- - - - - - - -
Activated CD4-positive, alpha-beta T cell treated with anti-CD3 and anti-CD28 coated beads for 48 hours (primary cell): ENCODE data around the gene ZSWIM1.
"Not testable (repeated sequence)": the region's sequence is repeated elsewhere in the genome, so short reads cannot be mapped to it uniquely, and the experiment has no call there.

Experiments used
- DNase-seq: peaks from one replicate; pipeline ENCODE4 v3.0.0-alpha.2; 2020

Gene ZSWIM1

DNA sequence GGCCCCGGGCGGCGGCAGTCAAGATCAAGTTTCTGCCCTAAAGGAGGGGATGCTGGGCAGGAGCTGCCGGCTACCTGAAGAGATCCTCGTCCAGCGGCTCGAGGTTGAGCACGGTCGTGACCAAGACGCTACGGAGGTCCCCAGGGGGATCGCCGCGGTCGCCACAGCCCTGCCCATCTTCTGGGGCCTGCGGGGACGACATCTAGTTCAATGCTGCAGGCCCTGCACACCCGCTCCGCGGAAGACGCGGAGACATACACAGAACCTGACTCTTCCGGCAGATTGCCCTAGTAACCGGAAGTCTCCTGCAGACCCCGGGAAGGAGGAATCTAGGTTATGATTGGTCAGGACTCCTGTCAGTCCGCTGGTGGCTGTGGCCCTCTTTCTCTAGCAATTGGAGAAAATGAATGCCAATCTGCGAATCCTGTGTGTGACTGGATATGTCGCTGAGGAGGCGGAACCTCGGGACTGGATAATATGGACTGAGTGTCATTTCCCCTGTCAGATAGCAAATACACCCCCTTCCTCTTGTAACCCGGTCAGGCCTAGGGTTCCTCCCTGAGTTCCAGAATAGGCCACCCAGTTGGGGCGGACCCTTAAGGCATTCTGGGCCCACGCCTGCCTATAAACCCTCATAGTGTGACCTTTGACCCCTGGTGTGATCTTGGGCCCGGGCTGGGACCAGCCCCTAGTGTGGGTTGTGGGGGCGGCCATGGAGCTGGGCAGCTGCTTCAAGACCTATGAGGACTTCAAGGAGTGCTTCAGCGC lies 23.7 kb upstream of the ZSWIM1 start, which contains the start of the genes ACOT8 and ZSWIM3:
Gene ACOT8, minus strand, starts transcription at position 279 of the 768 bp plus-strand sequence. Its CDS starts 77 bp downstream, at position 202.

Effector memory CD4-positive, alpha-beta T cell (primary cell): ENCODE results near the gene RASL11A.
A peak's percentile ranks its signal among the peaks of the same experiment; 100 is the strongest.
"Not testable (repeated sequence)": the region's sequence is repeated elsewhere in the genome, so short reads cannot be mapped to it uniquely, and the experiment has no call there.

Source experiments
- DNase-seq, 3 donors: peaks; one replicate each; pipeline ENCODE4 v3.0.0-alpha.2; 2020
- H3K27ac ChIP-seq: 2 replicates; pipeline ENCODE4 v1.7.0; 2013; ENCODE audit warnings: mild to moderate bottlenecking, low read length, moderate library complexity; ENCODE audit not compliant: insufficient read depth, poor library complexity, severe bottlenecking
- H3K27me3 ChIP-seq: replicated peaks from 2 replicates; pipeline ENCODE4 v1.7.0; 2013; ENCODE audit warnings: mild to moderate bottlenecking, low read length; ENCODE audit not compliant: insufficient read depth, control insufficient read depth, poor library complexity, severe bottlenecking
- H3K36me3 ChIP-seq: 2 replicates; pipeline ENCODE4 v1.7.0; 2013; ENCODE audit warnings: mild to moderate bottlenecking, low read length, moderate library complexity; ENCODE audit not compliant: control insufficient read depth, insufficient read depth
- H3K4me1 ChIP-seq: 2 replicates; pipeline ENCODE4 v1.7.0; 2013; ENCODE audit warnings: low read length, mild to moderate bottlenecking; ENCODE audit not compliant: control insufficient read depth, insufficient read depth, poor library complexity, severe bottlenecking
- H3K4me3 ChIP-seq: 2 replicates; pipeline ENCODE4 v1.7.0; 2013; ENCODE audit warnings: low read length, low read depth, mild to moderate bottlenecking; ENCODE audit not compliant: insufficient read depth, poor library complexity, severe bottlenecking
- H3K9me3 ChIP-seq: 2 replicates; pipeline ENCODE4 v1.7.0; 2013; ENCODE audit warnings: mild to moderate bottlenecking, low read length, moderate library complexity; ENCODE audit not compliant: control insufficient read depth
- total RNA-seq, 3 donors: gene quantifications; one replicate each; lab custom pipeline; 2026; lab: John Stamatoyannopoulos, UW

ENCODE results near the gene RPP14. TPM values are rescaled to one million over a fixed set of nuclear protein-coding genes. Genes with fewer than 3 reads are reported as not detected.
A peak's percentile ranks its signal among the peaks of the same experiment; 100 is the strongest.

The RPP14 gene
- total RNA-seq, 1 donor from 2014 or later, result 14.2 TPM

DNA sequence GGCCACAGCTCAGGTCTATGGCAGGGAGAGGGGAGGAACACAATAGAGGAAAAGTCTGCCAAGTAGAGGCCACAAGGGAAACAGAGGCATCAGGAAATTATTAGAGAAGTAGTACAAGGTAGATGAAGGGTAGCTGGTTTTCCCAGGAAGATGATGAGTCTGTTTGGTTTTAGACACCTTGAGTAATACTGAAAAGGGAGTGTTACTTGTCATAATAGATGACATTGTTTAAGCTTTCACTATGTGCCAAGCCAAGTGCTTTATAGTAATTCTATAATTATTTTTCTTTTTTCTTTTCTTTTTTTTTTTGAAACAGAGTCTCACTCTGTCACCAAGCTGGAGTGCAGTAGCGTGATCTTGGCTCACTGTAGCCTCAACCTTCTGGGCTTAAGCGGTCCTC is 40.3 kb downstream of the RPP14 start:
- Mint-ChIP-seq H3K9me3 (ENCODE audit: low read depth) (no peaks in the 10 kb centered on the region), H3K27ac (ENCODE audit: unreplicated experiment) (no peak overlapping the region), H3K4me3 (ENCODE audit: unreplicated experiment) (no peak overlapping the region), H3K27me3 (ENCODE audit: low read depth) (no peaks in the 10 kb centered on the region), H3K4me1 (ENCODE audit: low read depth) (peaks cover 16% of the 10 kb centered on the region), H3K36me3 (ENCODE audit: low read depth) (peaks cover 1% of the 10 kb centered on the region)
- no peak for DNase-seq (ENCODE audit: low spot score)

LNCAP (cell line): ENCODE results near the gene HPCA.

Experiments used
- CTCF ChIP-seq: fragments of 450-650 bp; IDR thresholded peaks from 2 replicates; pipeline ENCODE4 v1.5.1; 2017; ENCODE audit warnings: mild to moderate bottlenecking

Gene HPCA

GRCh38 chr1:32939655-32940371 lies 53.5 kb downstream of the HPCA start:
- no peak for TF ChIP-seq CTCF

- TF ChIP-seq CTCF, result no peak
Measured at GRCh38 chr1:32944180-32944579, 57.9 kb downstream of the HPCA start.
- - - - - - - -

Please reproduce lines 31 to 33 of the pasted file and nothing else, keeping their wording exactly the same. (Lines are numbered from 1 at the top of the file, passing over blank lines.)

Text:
GRCh38 chr1:32939655-32940371 lies 53.5 kb downstream of the HPCA start:
- no peak for TF ChIP-seq CTCF

- TF ChIP-seq CTCF, result no peak